The hepatitis C viral nonstructural protein 5A stabilizes growth-regulatory human transcripts

Liang Guo, Suresh D. Sharma, Jose Debes, Daniel Beisang, Bernd Rattenbacher, Irina Vlasova St Louis, Darin L. Wiesner, Craig E. Cameron, Paul R. Bohjanen

Research output: Contribution to journalArticlepeer-review

3 Scopus citations

Abstract

Numerous mammalian proto-oncogene and other growth-regulatory transcripts are upregulated in malignancy due to abnormal mRNA stabilization. In hepatoma cells expressing a hepatitis C virus (HCV) subgenomic replicon, we found that the viral nonstructural protein 5A (NS5A), a protein known to bind to viral RNA, also bound specifically to human cellular transcripts that encode regulators of cell growth and apoptosis, and this binding correlated with transcript stabilization. An important subset of human NS5A-target transcripts contained GU-rich elements, sequences known to destabilize mRNA. We found that NS5A bound to GU-rich elements in vitro and in cells. Mutation of the NS5A zinc finger abrogated its GU-rich element-binding and mRNA stabilizing activities. Overall, we identified a molecular mechanism whereby HCV manipulates host gene expression by stabilizing host transcripts in a manner that would promote growth and prevent death of virus-infected cells, allowing the virus to establish chronic infection and lead to the development of hepatocellular carcinoma.

Original languageEnglish (US)
Pages (from-to)2537-2547
Number of pages11
JournalNucleic acids research
Volume46
Issue number5
DOIs
StatePublished - Mar 16 2018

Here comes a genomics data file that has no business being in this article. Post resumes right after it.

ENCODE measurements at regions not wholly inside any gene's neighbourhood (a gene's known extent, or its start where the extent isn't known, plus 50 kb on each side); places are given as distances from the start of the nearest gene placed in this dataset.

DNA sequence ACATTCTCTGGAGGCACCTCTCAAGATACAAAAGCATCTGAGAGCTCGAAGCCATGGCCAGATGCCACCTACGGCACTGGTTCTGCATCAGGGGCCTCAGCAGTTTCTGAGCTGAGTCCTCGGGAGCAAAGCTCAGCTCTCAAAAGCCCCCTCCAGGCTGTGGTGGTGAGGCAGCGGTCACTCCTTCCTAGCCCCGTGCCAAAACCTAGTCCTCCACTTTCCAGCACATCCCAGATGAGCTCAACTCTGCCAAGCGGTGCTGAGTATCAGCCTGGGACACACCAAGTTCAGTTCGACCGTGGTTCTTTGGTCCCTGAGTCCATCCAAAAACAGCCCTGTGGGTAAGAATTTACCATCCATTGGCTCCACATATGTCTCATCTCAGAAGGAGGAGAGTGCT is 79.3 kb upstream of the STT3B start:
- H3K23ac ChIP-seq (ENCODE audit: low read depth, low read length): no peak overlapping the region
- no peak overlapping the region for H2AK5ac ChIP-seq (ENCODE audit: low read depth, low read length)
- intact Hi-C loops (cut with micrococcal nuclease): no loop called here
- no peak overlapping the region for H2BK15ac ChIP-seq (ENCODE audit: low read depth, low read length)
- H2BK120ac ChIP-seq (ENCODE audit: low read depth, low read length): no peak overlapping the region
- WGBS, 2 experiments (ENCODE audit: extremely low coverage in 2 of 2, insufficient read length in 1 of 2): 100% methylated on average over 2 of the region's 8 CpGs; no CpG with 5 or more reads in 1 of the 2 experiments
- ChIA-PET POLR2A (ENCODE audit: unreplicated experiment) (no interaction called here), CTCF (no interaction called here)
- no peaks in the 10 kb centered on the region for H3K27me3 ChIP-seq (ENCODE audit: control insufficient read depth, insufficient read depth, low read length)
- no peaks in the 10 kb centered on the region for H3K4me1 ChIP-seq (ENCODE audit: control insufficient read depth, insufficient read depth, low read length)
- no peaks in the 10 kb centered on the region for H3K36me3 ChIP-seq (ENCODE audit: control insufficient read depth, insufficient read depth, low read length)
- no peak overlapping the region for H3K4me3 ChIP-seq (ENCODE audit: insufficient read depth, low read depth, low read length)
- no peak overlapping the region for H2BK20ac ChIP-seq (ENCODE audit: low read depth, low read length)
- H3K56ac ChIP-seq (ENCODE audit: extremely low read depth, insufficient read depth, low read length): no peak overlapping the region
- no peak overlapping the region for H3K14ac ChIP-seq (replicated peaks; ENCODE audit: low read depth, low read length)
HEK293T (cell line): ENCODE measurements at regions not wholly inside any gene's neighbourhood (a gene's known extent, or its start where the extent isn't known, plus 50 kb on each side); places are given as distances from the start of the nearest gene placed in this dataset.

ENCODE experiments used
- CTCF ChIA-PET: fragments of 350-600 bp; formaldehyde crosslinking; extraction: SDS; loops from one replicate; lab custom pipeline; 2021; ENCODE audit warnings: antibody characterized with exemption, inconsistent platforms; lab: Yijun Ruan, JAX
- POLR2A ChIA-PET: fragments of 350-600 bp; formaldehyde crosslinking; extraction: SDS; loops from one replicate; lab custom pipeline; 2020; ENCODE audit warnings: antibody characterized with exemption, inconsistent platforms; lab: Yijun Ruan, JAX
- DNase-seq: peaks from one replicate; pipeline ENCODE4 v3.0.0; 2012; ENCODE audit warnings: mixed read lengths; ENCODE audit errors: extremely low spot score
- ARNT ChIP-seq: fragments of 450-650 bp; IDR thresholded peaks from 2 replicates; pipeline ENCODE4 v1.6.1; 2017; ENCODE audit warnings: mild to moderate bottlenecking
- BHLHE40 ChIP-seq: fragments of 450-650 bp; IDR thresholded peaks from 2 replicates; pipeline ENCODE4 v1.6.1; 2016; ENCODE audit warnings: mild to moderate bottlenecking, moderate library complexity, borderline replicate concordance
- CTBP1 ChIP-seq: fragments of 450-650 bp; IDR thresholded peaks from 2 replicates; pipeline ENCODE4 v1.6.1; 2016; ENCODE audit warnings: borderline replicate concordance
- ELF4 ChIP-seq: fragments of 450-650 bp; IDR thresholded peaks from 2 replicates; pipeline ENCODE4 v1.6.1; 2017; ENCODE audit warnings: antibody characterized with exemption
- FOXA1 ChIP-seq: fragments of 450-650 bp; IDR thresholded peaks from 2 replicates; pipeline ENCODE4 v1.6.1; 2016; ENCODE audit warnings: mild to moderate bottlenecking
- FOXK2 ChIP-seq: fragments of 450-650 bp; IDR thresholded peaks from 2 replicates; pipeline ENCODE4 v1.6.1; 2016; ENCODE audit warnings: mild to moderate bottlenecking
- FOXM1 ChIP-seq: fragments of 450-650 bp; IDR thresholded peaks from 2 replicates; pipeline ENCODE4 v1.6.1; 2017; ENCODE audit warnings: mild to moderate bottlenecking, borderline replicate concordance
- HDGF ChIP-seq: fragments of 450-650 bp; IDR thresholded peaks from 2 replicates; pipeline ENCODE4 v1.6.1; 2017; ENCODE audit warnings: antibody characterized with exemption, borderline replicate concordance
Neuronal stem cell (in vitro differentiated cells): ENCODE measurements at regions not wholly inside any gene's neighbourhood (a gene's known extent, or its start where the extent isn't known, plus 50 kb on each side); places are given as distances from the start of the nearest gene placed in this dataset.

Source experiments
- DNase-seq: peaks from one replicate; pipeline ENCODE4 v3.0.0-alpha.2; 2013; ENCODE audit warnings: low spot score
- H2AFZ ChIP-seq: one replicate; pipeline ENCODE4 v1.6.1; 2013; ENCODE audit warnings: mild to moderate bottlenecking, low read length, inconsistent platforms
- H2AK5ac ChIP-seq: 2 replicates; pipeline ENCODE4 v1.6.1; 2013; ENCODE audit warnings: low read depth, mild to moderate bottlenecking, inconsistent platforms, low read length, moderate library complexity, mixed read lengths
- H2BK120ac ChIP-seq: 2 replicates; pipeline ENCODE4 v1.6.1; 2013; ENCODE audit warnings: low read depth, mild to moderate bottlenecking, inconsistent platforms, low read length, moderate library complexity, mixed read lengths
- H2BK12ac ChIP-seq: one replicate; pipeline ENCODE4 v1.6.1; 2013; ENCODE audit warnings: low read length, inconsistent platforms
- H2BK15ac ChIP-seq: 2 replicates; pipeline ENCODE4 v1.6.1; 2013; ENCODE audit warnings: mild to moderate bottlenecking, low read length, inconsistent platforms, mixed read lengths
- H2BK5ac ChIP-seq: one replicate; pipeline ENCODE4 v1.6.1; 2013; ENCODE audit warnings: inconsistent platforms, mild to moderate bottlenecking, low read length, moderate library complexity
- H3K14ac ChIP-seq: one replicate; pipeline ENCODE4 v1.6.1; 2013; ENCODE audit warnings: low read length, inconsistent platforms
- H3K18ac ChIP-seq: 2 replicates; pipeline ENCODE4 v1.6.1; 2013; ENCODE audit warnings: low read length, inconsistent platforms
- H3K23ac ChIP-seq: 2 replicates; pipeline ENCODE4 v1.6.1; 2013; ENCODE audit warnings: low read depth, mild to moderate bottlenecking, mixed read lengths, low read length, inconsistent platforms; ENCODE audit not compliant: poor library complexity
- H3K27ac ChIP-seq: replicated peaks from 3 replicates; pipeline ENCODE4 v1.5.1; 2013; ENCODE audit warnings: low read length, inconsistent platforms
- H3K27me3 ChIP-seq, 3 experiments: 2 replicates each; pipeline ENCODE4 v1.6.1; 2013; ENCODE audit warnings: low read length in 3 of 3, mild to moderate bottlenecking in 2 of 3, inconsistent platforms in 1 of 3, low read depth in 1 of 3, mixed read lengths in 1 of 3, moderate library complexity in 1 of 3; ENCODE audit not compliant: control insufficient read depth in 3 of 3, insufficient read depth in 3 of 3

Bibliographical note

Funding Information:
National Institutes of Health (NIH) [AI057484, AI072068 to P.R.B., AI053531 to C.E.C., T32 AI83196 to L.G.]; Swiss National Science Foundation (to B.R.); Lymphoma Research Foundation and start-up funds from the Department of Medicine at the University of Minnesota (to I.V.-S.). Funding for open access charge: University of Minnesota Institutional Funds. Conflict of interest statement. None declared.

Funding Information:
We thank Dr Ibrahim Moustafa for preparing Figure 5A and Dr Ann-Bin Shyu for providing plasmids. The University of Minnesota Supercomputing Institute provided the access to Ingenuity Pathway Assistant (Qiagen Inc). None of the authors has a conflict of interest. National Institutes of Health (NIH) [AI057484, AI072068 to P.R.B., AI053531 to C.E.C., T32 AI83196 to L.G.]; Swiss National Science Foundation (to B.R.); Lymphoma Research Foundation and start-up funds from the Department of Medicine at the University of Minnesota (to I.V.-S.). Funding for open access charge: University of Minnesota Institutional Funds.

Publisher Copyright:
© The Author(s) 2018. Published by Oxford University Press on behalf of Nucleic Acids Research.

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